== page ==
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World’s Biggest Crowds to flock to Six NAtion Rugby

Saturday, 4 Feb 2017 :  Over the next seven weeks the northern hemisphere showpiece, which features England, Wales, Scotland, Ireland, France and Italy, will see the cream of European rugby meet across five rounds, culminating in the final set of games on 18 March.

Scotland play Ireland in the tournament’s opening match in Edinburgh at 14:25 GMT, before defending champions England host France at Twickenham at 16:50 GMT, while Wales play Italy at 14:00 on Sunday in Rome.

Last year’s tournament attracted an average 72,000 fans a game, leading sport’s global standings above American football’s NFL in second and the Fifa World Cup in third – according to statistics published by European football body Uefa.

Event Average attendance per match

– Six Nations 72,000
– NFL (American football) 64,800
– Fifa World Cup (football) 53,592
– Rugby World Cup (rugby union) 51,621
– Euro 2012 (football) 46,481

England secured the 2016 title with a perfect record of five wins from their five games, earning them the Grand Slam.

They are the bookies’ favourites to win again but an Ireland team that claimed a famous win over world champions New Zealand in Chicago in November are serious contenders to regain the title they won in 2014 and 2015.

Wales are without head coach Warren Gatland – who has stepped away from his role for a year to coach the British and Irish Lions tour of New Zealand in the summer – but interim replacement Rob Howley leads a team that includes the likes of barnstorming wing George North.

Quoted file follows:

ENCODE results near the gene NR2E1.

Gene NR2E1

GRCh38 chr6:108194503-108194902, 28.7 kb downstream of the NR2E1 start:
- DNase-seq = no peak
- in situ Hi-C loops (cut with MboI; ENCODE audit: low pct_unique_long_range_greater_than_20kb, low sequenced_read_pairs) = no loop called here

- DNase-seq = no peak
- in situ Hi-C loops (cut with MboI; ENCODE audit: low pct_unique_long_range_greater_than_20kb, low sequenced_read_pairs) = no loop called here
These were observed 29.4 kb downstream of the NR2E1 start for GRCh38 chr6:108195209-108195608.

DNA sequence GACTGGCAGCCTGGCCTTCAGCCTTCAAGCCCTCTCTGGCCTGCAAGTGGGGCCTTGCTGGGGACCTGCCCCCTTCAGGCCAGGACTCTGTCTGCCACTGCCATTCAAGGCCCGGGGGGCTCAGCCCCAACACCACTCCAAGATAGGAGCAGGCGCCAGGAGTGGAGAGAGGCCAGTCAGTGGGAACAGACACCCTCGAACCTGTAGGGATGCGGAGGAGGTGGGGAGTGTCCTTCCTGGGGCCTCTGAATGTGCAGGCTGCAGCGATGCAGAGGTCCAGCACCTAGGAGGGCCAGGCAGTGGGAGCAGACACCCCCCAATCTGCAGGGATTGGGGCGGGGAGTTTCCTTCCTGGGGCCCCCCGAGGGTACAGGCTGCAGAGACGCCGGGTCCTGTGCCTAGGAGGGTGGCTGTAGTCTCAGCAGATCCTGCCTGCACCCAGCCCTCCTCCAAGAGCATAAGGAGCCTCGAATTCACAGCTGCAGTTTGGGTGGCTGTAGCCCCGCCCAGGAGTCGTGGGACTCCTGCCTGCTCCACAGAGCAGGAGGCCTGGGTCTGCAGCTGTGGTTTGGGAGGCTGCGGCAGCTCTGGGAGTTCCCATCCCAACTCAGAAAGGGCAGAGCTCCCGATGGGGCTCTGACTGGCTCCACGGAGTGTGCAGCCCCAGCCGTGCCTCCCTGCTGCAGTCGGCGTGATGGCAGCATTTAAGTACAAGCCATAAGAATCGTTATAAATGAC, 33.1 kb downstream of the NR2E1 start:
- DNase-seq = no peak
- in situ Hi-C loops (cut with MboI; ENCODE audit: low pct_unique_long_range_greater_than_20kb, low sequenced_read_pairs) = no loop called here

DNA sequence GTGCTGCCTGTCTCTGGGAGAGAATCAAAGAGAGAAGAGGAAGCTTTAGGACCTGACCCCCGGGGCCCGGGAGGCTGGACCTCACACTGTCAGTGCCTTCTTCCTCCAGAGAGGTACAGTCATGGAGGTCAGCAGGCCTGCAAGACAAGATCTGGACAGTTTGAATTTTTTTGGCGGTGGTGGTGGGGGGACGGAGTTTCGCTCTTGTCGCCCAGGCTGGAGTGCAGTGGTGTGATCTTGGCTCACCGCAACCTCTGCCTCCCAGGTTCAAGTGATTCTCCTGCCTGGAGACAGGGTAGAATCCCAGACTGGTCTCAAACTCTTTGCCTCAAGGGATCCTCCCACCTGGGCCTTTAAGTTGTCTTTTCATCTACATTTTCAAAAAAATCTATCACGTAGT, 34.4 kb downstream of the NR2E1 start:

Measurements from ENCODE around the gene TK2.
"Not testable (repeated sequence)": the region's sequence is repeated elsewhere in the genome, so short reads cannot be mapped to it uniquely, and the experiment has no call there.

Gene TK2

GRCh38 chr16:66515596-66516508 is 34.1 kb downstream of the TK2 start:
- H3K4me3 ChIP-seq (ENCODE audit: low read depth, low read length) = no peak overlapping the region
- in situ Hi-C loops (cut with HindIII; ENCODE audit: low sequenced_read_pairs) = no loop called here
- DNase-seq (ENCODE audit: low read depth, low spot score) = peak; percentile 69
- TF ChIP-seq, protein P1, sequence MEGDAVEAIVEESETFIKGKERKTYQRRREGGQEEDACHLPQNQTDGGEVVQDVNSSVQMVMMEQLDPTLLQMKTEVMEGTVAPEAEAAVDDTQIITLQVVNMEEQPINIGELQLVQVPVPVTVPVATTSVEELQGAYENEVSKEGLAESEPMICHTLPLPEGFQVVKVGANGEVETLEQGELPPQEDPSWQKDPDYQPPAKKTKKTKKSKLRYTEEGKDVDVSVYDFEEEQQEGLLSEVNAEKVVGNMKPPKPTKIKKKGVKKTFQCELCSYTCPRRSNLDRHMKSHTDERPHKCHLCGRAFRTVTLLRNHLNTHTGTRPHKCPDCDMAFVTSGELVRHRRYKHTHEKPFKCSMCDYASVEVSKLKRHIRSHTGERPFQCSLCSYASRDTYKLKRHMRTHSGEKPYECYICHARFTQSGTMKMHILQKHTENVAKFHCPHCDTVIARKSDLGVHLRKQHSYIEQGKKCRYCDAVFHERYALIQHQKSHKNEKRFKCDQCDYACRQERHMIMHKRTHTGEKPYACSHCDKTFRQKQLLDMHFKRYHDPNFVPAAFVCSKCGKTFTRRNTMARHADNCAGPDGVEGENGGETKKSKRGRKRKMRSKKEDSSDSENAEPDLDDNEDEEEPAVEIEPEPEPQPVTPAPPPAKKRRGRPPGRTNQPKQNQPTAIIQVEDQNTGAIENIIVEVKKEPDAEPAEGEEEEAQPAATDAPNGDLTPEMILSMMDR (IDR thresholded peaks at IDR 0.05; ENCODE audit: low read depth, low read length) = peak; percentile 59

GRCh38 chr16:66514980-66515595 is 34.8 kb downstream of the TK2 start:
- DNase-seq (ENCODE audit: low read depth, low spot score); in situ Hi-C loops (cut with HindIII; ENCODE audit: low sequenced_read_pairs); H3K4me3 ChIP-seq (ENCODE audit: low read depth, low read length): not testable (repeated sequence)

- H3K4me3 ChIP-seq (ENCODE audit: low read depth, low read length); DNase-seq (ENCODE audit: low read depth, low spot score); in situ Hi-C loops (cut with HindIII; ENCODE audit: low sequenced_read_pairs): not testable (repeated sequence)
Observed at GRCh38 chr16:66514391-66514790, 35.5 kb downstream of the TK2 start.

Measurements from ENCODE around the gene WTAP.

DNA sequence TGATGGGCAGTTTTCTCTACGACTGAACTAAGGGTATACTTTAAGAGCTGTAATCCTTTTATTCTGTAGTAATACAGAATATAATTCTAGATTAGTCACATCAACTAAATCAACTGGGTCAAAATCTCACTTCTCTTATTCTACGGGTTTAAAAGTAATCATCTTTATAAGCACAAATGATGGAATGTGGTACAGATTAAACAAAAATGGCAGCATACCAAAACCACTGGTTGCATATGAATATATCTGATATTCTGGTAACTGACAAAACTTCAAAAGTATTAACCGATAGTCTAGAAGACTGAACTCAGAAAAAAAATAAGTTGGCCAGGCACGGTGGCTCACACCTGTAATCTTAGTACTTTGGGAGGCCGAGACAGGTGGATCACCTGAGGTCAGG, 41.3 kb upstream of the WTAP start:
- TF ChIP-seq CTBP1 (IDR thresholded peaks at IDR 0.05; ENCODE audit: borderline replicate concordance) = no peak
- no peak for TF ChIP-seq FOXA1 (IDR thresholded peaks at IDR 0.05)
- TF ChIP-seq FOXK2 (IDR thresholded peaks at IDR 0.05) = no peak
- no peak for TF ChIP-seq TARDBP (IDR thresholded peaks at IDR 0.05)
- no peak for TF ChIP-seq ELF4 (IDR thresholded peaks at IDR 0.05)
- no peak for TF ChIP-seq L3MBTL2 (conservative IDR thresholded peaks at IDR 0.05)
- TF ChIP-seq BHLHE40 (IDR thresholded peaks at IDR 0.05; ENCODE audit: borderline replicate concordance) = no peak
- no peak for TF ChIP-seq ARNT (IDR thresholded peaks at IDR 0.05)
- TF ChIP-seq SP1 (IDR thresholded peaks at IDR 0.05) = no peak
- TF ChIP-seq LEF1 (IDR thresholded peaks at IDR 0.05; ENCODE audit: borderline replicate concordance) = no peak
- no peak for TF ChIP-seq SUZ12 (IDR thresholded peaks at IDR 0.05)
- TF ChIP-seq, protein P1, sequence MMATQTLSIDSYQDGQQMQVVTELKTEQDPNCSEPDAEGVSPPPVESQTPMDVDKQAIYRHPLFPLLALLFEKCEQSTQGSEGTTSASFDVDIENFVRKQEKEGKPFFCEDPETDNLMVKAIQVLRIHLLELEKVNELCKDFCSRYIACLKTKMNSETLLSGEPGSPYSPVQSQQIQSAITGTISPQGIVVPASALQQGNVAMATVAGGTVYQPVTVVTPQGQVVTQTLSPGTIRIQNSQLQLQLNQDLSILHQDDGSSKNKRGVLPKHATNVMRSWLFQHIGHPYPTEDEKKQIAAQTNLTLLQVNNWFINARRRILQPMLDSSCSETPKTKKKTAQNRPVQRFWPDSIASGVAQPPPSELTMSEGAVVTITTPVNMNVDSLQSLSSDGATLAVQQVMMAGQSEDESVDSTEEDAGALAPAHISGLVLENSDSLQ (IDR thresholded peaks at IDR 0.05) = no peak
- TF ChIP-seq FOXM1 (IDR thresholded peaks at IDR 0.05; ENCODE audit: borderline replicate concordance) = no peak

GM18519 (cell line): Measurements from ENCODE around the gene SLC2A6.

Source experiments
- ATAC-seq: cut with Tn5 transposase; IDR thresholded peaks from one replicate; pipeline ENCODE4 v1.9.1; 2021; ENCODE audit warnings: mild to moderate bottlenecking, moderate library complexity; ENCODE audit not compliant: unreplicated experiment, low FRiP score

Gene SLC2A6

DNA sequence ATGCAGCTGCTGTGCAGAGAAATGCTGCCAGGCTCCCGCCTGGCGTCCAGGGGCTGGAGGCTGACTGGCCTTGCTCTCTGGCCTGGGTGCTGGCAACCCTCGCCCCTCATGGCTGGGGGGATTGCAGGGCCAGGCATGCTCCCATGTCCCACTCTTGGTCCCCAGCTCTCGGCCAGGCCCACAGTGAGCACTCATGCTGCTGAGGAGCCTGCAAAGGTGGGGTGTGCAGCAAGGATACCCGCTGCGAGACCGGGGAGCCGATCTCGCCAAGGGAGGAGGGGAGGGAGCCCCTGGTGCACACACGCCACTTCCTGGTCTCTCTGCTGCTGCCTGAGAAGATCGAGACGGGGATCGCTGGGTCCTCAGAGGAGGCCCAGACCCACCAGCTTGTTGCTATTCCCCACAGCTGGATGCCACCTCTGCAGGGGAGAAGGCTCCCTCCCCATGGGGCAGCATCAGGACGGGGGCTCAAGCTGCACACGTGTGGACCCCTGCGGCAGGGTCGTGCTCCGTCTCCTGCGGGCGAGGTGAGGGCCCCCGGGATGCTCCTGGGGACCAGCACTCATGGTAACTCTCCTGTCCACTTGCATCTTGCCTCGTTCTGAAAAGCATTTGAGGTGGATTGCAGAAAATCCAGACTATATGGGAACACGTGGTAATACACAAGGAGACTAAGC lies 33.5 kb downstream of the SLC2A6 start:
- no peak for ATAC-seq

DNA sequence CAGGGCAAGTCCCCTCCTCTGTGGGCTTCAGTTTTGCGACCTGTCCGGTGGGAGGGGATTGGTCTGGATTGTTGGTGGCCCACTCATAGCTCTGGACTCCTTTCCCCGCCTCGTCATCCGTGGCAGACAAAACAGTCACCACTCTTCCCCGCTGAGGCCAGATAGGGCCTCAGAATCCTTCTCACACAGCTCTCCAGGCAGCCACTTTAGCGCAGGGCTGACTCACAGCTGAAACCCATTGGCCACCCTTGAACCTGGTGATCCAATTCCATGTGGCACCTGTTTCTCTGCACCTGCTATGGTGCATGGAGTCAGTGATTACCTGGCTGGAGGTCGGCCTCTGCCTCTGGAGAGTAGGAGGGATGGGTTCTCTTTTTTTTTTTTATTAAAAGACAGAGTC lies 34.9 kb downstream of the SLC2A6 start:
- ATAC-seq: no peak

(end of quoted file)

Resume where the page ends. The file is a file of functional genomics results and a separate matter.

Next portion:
Scotland come into the tournament buoyed by the domestic success of a Glasgow Warriors side currently fourth in the Pro12 and into the last eight of the top-tier European Champions Cup.

France and Italy are both under relatively new leadership, with Guy Noves and Conor O’Shea taking over in January and June 2016 respectively, but the former showed signs of their old form in an improved showing in the autumn Tests, while O’Shea was the mastermind behind Harlequins’ 2012 Premiership title.

And in a competition that saw England captain Bill Beaumont carried shoulder-high from the pitch in 1980, David Sole’s slow walk onto the Murrayfield turf in 1990, Scott Gibbs carving through the England defence at Wembley in 1999 or a fresh-faced Brian O’Driscoll’s hat-trick against France in 2000, there is every prospect of new heroes being made.

Source By: Internet

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